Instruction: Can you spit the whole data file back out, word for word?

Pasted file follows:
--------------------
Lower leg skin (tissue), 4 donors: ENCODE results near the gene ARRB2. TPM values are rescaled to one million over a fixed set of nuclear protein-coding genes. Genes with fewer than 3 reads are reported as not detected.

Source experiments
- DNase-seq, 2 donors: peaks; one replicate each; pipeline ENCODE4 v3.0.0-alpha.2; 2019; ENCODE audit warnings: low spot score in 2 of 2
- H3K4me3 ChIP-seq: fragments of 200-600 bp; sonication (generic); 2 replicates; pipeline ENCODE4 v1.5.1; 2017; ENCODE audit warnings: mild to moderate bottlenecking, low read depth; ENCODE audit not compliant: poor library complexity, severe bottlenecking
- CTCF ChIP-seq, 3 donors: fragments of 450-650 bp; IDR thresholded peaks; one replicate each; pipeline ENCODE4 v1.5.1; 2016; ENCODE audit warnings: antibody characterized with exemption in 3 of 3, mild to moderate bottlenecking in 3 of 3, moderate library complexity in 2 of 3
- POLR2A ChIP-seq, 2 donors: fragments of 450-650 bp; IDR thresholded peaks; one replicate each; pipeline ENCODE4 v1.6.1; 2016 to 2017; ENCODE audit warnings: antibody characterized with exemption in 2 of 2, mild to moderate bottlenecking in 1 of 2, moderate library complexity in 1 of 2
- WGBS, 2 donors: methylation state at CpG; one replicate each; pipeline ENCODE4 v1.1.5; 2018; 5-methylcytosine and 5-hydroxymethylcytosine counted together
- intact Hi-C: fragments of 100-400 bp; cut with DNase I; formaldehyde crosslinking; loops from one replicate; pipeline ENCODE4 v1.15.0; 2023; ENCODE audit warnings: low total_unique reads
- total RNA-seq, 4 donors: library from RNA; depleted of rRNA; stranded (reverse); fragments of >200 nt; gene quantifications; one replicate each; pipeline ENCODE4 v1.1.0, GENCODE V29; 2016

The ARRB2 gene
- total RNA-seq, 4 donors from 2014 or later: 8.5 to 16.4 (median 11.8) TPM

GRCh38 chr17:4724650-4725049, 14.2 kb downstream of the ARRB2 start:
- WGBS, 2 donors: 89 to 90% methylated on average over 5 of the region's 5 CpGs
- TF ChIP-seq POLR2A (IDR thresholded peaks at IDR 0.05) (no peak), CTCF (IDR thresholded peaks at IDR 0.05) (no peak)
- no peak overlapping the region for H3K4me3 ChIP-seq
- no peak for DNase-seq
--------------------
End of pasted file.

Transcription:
Lower leg skin (tissue), 4 donors: ENCODE results near the gene ARRB2. TPM values are rescaled to one million over a fixed set of nuclear protein-coding genes. Genes with fewer than 3 reads are reported as not detected.

Source experiments
- DNase-seq, 2 donors: peaks; one replicate each; pipeline ENCODE4 v3.0.0-alpha.2; 2019; ENCODE audit warnings: low spot score in 2 of 2
- H3K4me3 ChIP-seq: fragments of 200-600 bp; sonication (generic); 2 replicates; pipeline ENCODE4 v1.5.1; 2017; ENCODE audit warnings: mild to moderate bottlenecking, low read depth; ENCODE audit not compliant: poor library complexity, severe bottlenecking
- CTCF ChIP-seq, 3 donors: fragments of 450-650 bp; IDR thresholded peaks; one replicate each; pipeline ENCODE4 v1.5.1; 2016; ENCODE audit warnings: antibody characterized with exemption in 3 of 3, mild to moderate bottlenecking in 3 of 3, moderate library complexity in 2 of 3
- POLR2A ChIP-seq, 2 donors: fragments of 450-650 bp; IDR thresholded peaks; one replicate each; pipeline ENCODE4 v1.6.1; 2016 to 2017; ENCODE audit warnings: antibody characterized with exemption in 2 of 2, mild to moderate bottlenecking in 1 of 2, moderate library complexity in 1 of 2
- WGBS, 2 donors: methylation state at CpG; one replicate each; pipeline ENCODE4 v1.1.5; 2018; 5-methylcytosine and 5-hydroxymethylcytosine counted together
- intact Hi-C: fragments of 100-400 bp; cut with DNase I; formaldehyde crosslinking; loops from one replicate; pipeline ENCODE4 v1.15.0; 2023; ENCODE audit warnings: low total_unique reads
- total RNA-seq, 4 donors: library from RNA; depleted of rRNA; stranded (reverse); fragments of >200 nt; gene quantifications; one replicate each; pipeline ENCODE4 v1.1.0, GENCODE V29; 2016

The ARRB2 gene
- total RNA-seq, 4 donors from 2014 or later: 8.5 to 16.4 (median 11.8) TPM

GRCh38 chr17:4724650-4725049, 14.2 kb downstream of the ARRB2 start:
- WGBS, 2 donors: 89 to 90% methylated on average over 5 of the region's 5 CpGs
- TF ChIP-seq POLR2A (IDR thresholded peaks at IDR 0.05) (no peak), CTCF (IDR thresholded peaks at IDR 0.05) (no peak)
- no peak overlapping the region for H3K4me3 ChIP-seq
- no peak for DNase-seq